Tag Archives: Frank Glass

Cabin Fever

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By Ed Staskus

The nearly 80,000 people who plug away every day on Prince Edward Island go to work in lots of places, including groceries school offices, aerospace and bioscience and pouring coffee and serving breakfast, but mostly in agriculture, fisheries, and tourism.

Grains, fruits, and potatoes lead production on farms, bringing in cash receipts of about $500 million.  “Good soil is better than money in the bank” was once a commonly used expression on Prince Edward Island. It is still true, although it doesn’t hurt to have a bundle in the bank, something for a rainy day.

The lobster fishery lands 40 million-some pounds, valued at more than $200 million. Every last person on PEI is too few to eat all the lobster, so exports are vital. There are more than 4,000 commercial fishers and 47 licensed processing facilities. The enterprise employs as many as 8,000 people during peak production times.

Tourism rounds out the big three. A million-and-a-half visitors come from all over the world to golf, eat, relax, and experience “Anne of Green Gables.” It is far more come and go in summertime than lives on the island.

When you live and work on PEI summer starts when the snow melts and the days get longer. If you are in a business dependent on tourism, ice cream theaters restaurants transportation accommodation, summer starts when summer is over.

Tourism on PEI generates 15,000 to 17,000 full-time, part-time, and seasonal jobs. When summer is over many in the trade go somewhere starting in mid-autumn, looking for a few weeks of summer in another country. The sweltering heat of Cuba is a sticky thing, but it is super in winter, when there are plenty of dry sunny days and lots of blue sky.

Visiting Prince Edward Island in summer means warm enough to go to the beach, swim sail kayak, and go walking, running, and biking. There are plenty of days in July and August when t-shirts and short sleeves are the order of the day, and maybe a pullover for cooler nights. It’s about four months on PEI of being able to get out the door and outdoors.

It is aces having a big cabin if you get cabin fever. But nothing is as wide open big as being out in the open air. Besides, not everyone has a big cabin, or a cabin big enough. Even the largest cabin is dwarfed by the overarching sky.

Yoga means “to yoke.” Even though nobody gets paid for doing it, it is a kind of work. It is also its own reward.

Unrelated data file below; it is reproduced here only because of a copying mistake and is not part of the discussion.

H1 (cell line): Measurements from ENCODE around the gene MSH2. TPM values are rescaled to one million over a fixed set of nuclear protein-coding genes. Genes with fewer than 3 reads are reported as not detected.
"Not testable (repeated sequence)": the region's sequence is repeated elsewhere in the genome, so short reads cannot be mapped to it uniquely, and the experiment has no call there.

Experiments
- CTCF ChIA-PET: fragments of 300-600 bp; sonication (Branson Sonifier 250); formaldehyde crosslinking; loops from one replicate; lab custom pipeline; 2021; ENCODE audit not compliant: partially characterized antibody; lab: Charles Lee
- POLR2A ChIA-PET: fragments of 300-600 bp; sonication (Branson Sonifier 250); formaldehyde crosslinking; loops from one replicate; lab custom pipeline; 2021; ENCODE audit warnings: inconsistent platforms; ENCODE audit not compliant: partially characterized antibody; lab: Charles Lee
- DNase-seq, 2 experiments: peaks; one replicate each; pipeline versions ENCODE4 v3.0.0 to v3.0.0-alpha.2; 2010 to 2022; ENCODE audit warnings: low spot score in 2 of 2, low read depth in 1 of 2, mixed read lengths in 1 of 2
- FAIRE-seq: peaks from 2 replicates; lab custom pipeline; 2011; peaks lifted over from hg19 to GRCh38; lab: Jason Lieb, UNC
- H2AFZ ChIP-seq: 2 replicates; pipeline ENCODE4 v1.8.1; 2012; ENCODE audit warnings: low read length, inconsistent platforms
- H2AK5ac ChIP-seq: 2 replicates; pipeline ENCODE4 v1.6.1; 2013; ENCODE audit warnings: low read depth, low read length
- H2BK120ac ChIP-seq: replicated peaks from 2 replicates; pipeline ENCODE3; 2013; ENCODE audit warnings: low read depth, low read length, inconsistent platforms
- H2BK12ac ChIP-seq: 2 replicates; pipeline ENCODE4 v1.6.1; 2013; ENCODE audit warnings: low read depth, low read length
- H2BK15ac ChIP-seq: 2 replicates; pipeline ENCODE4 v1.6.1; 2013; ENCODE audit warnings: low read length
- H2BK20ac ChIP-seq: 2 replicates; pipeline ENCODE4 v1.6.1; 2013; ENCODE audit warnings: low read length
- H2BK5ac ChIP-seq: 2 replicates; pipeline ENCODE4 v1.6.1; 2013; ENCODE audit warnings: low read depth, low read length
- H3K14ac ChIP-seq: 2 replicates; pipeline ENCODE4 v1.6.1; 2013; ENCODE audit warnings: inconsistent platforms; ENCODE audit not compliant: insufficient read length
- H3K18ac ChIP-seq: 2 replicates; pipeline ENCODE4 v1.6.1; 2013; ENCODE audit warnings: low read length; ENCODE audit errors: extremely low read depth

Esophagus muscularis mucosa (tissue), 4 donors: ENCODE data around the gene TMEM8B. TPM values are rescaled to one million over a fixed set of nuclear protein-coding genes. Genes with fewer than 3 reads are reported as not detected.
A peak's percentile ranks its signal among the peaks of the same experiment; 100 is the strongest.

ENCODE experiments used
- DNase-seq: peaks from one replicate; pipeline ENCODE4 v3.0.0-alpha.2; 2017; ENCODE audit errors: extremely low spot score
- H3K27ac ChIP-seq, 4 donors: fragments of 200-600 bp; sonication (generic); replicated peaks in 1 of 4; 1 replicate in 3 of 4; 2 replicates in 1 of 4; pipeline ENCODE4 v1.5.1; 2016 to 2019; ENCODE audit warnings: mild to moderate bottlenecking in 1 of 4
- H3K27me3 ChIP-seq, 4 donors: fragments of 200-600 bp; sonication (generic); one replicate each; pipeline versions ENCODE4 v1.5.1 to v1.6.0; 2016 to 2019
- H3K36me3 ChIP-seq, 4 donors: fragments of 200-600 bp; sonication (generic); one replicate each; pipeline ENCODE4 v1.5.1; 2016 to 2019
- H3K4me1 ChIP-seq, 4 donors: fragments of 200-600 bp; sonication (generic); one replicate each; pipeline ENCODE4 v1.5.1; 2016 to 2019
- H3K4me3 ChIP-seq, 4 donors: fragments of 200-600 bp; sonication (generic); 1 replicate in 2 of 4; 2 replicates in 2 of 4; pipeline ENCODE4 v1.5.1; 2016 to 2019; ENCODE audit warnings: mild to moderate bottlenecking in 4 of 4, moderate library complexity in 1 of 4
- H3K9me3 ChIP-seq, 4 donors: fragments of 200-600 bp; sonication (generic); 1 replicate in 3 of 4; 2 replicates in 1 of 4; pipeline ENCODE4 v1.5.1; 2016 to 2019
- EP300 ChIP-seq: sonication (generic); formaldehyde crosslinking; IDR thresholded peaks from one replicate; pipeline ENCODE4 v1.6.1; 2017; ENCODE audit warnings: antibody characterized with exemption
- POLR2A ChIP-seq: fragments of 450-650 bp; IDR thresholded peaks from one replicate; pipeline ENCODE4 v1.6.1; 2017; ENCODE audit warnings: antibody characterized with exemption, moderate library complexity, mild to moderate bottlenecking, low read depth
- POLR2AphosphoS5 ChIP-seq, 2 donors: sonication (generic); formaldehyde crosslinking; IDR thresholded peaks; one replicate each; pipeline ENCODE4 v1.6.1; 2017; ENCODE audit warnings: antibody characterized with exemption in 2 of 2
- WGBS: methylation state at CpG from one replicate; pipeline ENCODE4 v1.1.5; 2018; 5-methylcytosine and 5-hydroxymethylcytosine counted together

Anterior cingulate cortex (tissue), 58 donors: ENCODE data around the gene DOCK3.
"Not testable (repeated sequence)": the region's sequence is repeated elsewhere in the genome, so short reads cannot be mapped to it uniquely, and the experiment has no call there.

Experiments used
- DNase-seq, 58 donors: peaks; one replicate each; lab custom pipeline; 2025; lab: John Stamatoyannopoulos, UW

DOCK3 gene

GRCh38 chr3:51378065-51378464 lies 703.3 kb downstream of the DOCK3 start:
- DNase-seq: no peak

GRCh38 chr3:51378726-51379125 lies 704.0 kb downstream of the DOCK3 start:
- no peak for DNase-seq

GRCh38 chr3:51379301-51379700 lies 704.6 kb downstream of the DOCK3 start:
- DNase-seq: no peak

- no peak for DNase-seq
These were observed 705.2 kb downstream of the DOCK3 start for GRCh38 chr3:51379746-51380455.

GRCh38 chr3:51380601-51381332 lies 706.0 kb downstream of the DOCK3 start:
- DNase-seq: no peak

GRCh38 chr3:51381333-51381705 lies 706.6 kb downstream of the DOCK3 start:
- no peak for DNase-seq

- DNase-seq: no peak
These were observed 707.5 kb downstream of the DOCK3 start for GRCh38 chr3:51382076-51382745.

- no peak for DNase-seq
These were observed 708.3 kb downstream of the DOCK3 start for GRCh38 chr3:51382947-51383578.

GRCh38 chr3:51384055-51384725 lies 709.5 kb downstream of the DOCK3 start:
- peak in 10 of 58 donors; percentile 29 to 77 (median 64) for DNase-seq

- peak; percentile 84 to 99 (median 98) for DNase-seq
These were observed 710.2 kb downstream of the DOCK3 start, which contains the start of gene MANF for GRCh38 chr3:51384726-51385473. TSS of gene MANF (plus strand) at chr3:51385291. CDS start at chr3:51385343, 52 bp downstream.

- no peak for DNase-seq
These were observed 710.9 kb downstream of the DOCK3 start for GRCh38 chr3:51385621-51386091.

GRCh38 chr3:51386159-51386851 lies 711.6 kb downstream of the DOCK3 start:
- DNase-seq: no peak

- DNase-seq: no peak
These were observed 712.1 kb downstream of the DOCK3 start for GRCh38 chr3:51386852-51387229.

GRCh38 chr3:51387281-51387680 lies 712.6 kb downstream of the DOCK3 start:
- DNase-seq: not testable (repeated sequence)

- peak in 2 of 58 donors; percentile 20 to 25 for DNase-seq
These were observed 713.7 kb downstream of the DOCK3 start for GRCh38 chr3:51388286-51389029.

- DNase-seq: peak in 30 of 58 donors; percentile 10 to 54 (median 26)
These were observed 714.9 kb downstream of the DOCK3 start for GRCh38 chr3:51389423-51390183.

Most people consider yoga an indoor activity. It is mostly practiced indoors, the weather being what it is in North America. Yoga studios are almost always inside buildings, anyway. That is a good thing if it’s the middle of winter in Vermont, or the armpit of summer in Mississippi, or fall winter a wet spring on Prince Edward Island.

Almost 120 inches of snow falls during the winter on PEI. Skiers going to Vermont are happy if 80 inches has fallen during the season. The wind off the ocean can make everything feel colder than it is on the island. Sometimes harbors are still frozen stiff into May.

That was why Frank and Vera Glass never left northern Ohio on the edge of Lake Erie to go to Prince Edward Island until June. Although it was never a sure thing, they tried to make sure they could get outside as much as possible.

Doing yoga indoors means being able to practice in the middle of a blizzard or a thunderstorm, or even a light sprinkle. It means doing it in a space set aside for exercise and breathwork, or just meditation, without interruption. It means being able to be consistent in one’s effort, a good habit thought to be fundamental to gaining ground.

No rain checks are ever needed when unrolling a mat at your local studio or your rec room. They are private spaces, spaces in which the environment is controlled. If you’re looking for insight, lightning might strike, but it won’t be literal lightning. If you’re just looking for a dry place to exercise, you’re in the right place.

Some yoga, like Bikram Yoga, is only done indoors only, in sealed-up steam-filled rooms, like heat-ravaged parts of the world in the grip of a climate change event, when you might as well be outside. Even then it probably wouldn’t live up to what Bikram Choudhury, the eccentric mastermind of hot room yoga, calls his “torture chambers.”

K. P. Jois, the man who inspired and developed Ashtanga Yoga, on which most yoga exercise of the last half-century is based, recommended that it be practiced indoors.

“Outside don’t take,” he said. “First floor is a good place. Don’t go upstairs, don’t go downstairs.” When asked about yogis in in the past practicing in the forest, he simply said, “That is very bad.” K. P. Jois was a man of few words.

Even though there are problems associated with practicing outdoors, including that it will inevitably defy the weather forecast and rain the one day you try it, people do it all the time. Southern California is littered with classes like ‘Beach Yoga with Brad.’

“Ditch the confines of the indoors!” recommended CBS-TV Los Angeles, reporting from the great outdoors.

“If you’re doing yoga indoors then you’re cheating yourself,” said Sarah Stevenson, a Yoga Alliance-certified instructor in Orange County. “The sun’s rays and fresh air provide not only improved physical health, but also spiritual and emotional wellbeing.”

It isn’t just warm clime folks, either, who roll out mats regardless of rocks and roots and bugs. From Missoula to Minneapolis, any place where the winters are long and dark, the sun-starved come out in droves in the summertime.

Frank was a fair weather man, but some don’t wait for the solstice.

Members of ‘Y-8’ routinely practice their ‘Alsteryoga’ on the thick ice of the rock- hard Lake Alster outside the northern German town of Hamburg. They make sure to pull the hoods of their insulated sweatshirts over their heads when in headstand.

Whether it’s ice or sand or grass, the instability of ground outdoors makes for an easier said than done experience. Some people even practice on paddleboards when rivers and lakes have defrosted. “When you’re not on a solid wood floor surface, you end up using different parts of your body,” said Jennifer Walker, an instructor in Maine. “Outside, you end up engaging your core much more to stabilize your whole body.”